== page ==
Tunisia, Russia call for Arab League to readmit Syria

Tunisia’s foreign minister Khemaies Jhinaoui said that ‘Syria is an Arab state, and its natural place is within the Arab League.’ (AFP)
Updated 26 January 2019
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Tunisia, Russia call for Arab League to readmit Syria

  • The Arab League suspended Syria’s membership in November 2011
  • ‘The question of Syria returning to the Arab League does not depend on Tunisia but on the Arab League’

TUNIS: Syria’s “natural place” is within the Arab League, Tunisia’s foreign minister said Saturday, ahead of the organization’s annual summit in Tunis in March.
“Syria is an Arab state, and its natural place is within the Arab League,” Khemaies Jhinaoui said during a news conference with his Russian counterpart Sergei Lavrov, who is on a tour of North African countries.
The Arab League suspended Syria’s membership in November 2011 as the death toll in the country’s civil war mounted.
“The question of Syria returning to the Arab League does not depend on Tunisia but on the Arab League,” Jhinaoui said.
“The foreign ministers (of member states) will decide on this subject,” he added. “What interests us is Syria’s stability and security.”
Persistent divisions between the Arab League’s member states have worked against Syria’s readmission.
Russia’s intervention in Syria’s war since 2015 in favor of President Bashar Assad has turned the tide of the conflict in the regime’s favor.
The United Arab Emirates reopened its embassy in Damascus in December, the same month Sudanese President Omar Al-Bashir made the first visit of any Arab leader to the Syrian capital since the start of the war.
But Qatar earlier this month rejected normalizing ties with Assad.
Lavrov backed overtures to readmit Syria.
“As we have discussed in Algeria and Morocco over the past few days, we would like Tunis to also support Syria’s return to the Arab family, the Arab League,” he said in Tunis.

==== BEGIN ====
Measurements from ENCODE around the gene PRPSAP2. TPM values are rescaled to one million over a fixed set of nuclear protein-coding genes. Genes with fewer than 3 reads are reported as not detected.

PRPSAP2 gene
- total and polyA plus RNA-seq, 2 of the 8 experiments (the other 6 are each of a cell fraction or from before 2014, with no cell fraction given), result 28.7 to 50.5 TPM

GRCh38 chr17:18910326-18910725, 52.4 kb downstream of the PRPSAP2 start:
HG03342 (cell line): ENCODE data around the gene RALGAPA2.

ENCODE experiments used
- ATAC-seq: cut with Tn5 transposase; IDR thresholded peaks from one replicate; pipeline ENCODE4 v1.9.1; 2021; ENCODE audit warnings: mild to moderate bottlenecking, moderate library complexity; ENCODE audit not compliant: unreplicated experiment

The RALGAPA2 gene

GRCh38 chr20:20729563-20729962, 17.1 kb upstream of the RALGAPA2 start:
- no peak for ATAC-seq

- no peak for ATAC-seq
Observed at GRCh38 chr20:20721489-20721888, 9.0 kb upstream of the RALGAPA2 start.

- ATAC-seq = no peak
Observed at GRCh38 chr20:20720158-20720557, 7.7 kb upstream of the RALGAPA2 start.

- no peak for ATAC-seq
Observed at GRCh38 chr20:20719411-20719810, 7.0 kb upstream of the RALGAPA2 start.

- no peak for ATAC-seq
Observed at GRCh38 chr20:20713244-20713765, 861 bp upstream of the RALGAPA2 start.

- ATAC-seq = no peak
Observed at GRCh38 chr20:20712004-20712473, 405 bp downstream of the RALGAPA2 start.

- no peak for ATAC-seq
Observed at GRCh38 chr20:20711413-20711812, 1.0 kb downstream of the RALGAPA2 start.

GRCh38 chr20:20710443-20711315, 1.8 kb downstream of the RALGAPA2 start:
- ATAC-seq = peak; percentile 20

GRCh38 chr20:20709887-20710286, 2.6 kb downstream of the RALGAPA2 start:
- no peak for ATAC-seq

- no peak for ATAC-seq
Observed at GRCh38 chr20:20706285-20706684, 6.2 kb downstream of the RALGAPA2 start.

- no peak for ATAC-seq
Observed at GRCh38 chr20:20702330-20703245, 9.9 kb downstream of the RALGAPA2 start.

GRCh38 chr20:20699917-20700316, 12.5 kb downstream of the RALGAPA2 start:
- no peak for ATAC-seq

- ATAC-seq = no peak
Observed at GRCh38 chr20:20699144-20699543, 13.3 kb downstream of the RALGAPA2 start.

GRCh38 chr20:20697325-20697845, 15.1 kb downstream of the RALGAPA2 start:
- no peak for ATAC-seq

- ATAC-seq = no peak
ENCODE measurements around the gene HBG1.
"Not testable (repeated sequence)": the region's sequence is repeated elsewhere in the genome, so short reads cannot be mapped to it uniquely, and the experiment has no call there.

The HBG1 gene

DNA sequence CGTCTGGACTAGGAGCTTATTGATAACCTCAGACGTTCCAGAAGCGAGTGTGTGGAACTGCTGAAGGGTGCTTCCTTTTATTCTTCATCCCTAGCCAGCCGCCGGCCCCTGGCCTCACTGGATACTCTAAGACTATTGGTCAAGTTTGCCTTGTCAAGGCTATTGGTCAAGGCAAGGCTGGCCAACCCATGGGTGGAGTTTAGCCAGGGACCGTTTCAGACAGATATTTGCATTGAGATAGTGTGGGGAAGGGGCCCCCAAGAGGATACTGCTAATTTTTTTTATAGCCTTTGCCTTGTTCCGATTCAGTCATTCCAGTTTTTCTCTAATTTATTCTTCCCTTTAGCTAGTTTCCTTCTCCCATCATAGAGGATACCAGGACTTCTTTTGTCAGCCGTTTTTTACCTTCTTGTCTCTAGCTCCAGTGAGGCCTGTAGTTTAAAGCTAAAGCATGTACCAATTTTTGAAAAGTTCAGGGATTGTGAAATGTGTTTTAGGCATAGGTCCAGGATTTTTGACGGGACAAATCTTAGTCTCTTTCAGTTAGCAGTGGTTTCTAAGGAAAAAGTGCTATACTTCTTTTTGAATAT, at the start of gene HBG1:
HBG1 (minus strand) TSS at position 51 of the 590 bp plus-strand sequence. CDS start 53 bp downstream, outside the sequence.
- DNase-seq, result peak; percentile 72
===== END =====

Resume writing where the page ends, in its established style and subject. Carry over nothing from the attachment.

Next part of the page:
Lavrov, who has also visited Morocco on his tour, said that Tunisia and Russia agreed to ramp up “anti-terror cooperation.”
In reference to Franco-Italian differences on Libya, he said: “We must harmonize the efforts of outside mediators seeking a settlement to the Libyan conflict.
“This must be done under the sponsorship of the United Nations and taking into account the points of view of neighbors such as Tunisia, Algeria and Egypt.”
Russia’s foreign minister, winding up his North Africa visit, also met Tunisia’s president and prime minister on Saturday.


New social deal signed in Morocco, salaries to rise

Updated 26 April 2019
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New social deal signed in Morocco, salaries to rise

  • The minimum wage, currently 2,570 dirhams a month ($266), will be increased by 10 percent over two years from July
  • Last July King Mohammed VI urged the government to take “urgent action” to address social issues

RABAT: The Moroccan government on Thursday announced a “new social deal” with employers and the main labor unions, under which many workers will enjoy a pay rise.
The deal agreed by the General Confederation of Moroccan Businesses (CGEM) and the three main unions — the UMT, UGTM and UNMT — is the fruit of months of negotiations
The minimum wage, currently 2,570 dirhams a month ($266), will be increased by 10 percent over two years from July, except for the agricultural sector.
Government-paid family allowances will also rise.
Meanwhile public sector workers will be given a 300-500 dirham monthly pay increase over three years.
Of Morocco’s main trade unions only the Democratic Labour Confederation has not signed the social deal which, according to the government statement, is aimed at “improving spending power and the social climate.”
Last July King Mohammed VI urged the government to take “urgent action” to address social issues, in particular health and education in the north African country which has been hit by protests over employment and corruption.
Mohammed VI pointed to social support and social protection programs that “overlap each other, suffer from a lack of consistency and fail to effectively target eligible groups.”
After months of stalemate, the dossier was handed to the interior ministry at the beginning of the year and the final rounds of talks were held.
The social unrest began in October 2016 after the death of a fisherman and spiralled into a wave of protests demanding more development in the neglected Rif region and railing against corruption and unemployment.
Morocco is marked by glaring social and territorial inequalities, against a backdrop of high unemployment among young people. In 2018, it was ranked 123rd out of 189 countries and territories on the Human Development Index.